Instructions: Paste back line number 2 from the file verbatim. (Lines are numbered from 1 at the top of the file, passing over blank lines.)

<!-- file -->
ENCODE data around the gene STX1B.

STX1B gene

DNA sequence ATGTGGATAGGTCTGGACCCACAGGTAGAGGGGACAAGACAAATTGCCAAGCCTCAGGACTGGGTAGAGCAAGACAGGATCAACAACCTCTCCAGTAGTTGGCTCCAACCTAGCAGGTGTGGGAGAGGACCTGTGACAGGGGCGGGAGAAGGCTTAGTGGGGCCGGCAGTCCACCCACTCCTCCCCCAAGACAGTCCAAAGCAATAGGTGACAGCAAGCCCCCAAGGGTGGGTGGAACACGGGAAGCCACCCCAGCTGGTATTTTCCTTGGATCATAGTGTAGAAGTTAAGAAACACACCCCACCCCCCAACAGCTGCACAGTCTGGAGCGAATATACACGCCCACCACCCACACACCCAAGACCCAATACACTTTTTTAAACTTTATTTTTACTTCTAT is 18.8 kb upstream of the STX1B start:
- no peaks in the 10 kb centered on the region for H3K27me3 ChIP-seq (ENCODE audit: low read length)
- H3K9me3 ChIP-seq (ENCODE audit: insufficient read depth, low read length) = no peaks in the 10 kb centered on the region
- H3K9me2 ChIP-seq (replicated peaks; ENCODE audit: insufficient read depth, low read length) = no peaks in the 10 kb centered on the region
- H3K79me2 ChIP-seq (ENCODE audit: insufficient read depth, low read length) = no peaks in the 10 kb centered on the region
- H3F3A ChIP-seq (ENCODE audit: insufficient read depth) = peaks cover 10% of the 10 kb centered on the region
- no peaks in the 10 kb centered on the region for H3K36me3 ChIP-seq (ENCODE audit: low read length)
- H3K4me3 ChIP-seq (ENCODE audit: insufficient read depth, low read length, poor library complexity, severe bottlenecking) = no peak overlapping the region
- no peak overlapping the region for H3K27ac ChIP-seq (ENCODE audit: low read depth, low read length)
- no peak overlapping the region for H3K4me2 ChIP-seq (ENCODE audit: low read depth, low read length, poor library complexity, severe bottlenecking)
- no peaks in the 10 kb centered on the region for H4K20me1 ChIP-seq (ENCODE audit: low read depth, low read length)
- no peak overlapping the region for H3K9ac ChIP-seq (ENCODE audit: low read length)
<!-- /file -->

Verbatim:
STX1B gene